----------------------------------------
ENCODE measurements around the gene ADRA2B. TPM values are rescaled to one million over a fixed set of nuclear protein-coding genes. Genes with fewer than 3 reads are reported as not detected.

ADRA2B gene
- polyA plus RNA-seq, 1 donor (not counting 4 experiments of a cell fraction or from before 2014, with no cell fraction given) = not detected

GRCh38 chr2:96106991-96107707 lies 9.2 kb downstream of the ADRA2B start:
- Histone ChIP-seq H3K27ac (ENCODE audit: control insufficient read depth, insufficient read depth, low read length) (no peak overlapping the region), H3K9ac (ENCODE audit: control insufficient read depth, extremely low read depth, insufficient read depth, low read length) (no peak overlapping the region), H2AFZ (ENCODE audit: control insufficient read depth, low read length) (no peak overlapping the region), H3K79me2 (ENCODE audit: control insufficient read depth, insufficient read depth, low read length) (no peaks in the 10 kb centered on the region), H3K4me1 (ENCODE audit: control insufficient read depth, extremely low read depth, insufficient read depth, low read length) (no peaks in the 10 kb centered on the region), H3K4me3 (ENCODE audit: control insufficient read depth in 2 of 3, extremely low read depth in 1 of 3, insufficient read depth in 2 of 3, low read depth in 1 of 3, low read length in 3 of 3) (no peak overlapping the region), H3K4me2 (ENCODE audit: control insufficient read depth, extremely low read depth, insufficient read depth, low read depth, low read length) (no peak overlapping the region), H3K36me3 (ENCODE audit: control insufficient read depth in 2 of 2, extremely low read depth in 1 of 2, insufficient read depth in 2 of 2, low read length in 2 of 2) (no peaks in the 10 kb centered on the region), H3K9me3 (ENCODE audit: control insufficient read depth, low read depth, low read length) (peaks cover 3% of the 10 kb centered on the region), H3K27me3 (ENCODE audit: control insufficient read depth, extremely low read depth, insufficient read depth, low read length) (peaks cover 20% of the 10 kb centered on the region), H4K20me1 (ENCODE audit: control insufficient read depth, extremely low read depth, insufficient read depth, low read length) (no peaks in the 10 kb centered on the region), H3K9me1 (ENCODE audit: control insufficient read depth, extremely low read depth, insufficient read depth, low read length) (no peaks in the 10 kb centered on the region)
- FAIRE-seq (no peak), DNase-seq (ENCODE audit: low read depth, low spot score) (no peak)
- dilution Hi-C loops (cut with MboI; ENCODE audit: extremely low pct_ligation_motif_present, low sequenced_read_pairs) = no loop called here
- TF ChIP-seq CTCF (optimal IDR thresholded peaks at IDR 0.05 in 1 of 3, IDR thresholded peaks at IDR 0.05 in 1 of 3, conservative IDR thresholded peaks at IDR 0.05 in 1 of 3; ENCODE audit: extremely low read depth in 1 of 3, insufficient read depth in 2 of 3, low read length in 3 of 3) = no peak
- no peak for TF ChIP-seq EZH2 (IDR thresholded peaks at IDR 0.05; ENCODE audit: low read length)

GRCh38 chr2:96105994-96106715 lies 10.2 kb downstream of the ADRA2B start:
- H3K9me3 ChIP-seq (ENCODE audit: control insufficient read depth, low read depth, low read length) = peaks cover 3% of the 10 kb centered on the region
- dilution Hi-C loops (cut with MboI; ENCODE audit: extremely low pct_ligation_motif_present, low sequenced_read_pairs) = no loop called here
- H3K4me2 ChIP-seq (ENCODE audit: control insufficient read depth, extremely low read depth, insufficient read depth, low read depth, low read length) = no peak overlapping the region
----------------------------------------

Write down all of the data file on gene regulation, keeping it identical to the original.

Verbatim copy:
ENCODE measurements around the gene ADRA2B. TPM values are rescaled to one million over a fixed set of nuclear protein-coding genes. Genes with fewer than 3 reads are reported as not detected.

ADRA2B gene
- polyA plus RNA-seq, 1 donor (not counting 4 experiments of a cell fraction or from before 2014, with no cell fraction given) = not detected

GRCh38 chr2:96106991-96107707 lies 9.2 kb downstream of the ADRA2B start:
- Histone ChIP-seq H3K27ac (ENCODE audit: control insufficient read depth, insufficient read depth, low read length) (no peak overlapping the region), H3K9ac (ENCODE audit: control insufficient read depth, extremely low read depth, insufficient read depth, low read length) (no peak overlapping the region), H2AFZ (ENCODE audit: control insufficient read depth, low read length) (no peak overlapping the region), H3K79me2 (ENCODE audit: control insufficient read depth, insufficient read depth, low read length) (no peaks in the 10 kb centered on the region), H3K4me1 (ENCODE audit: control insufficient read depth, extremely low read depth, insufficient read depth, low read length) (no peaks in the 10 kb centered on the region), H3K4me3 (ENCODE audit: control insufficient read depth in 2 of 3, extremely low read depth in 1 of 3, insufficient read depth in 2 of 3, low read depth in 1 of 3, low read length in 3 of 3) (no peak overlapping the region), H3K4me2 (ENCODE audit: control insufficient read depth, extremely low read depth, insufficient read depth, low read depth, low read length) (no peak overlapping the region), H3K36me3 (ENCODE audit: control insufficient read depth in 2 of 2, extremely low read depth in 1 of 2, insufficient read depth in 2 of 2, low read length in 2 of 2) (no peaks in the 10 kb centered on the region), H3K9me3 (ENCODE audit: control insufficient read depth, low read depth, low read length) (peaks cover 3% of the 10 kb centered on the region), H3K27me3 (ENCODE audit: control insufficient read depth, extremely low read depth, insufficient read depth, low read length) (peaks cover 20% of the 10 kb centered on the region), H4K20me1 (ENCODE audit: control insufficient read depth, extremely low read depth, insufficient read depth, low read length) (no peaks in the 10 kb centered on the region), H3K9me1 (ENCODE audit: control insufficient read depth, extremely low read depth, insufficient read depth, low read length) (no peaks in the 10 kb centered on the region)
- FAIRE-seq (no peak), DNase-seq (ENCODE audit: low read depth, low spot score) (no peak)
- dilution Hi-C loops (cut with MboI; ENCODE audit: extremely low pct_ligation_motif_present, low sequenced_read_pairs) = no loop called here
- TF ChIP-seq CTCF (optimal IDR thresholded peaks at IDR 0.05 in 1 of 3, IDR thresholded peaks at IDR 0.05 in 1 of 3, conservative IDR thresholded peaks at IDR 0.05 in 1 of 3; ENCODE audit: extremely low read depth in 1 of 3, insufficient read depth in 2 of 3, low read length in 3 of 3) = no peak
- no peak for TF ChIP-seq EZH2 (IDR thresholded peaks at IDR 0.05; ENCODE audit: low read length)

GRCh38 chr2:96105994-96106715 lies 10.2 kb downstream of the ADRA2B start:
- H3K9me3 ChIP-seq (ENCODE audit: control insufficient read depth, low read depth, low read length) = peaks cover 3% of the 10 kb centered on the region
- dilution Hi-C loops (cut with MboI; ENCODE audit: extremely low pct_ligation_motif_present, low sequenced_read_pairs) = no loop called here
- H3K4me2 ChIP-seq (ENCODE audit: control insufficient read depth, extremely low read depth, insufficient read depth, low read depth, low read length) = no peak overlapping the region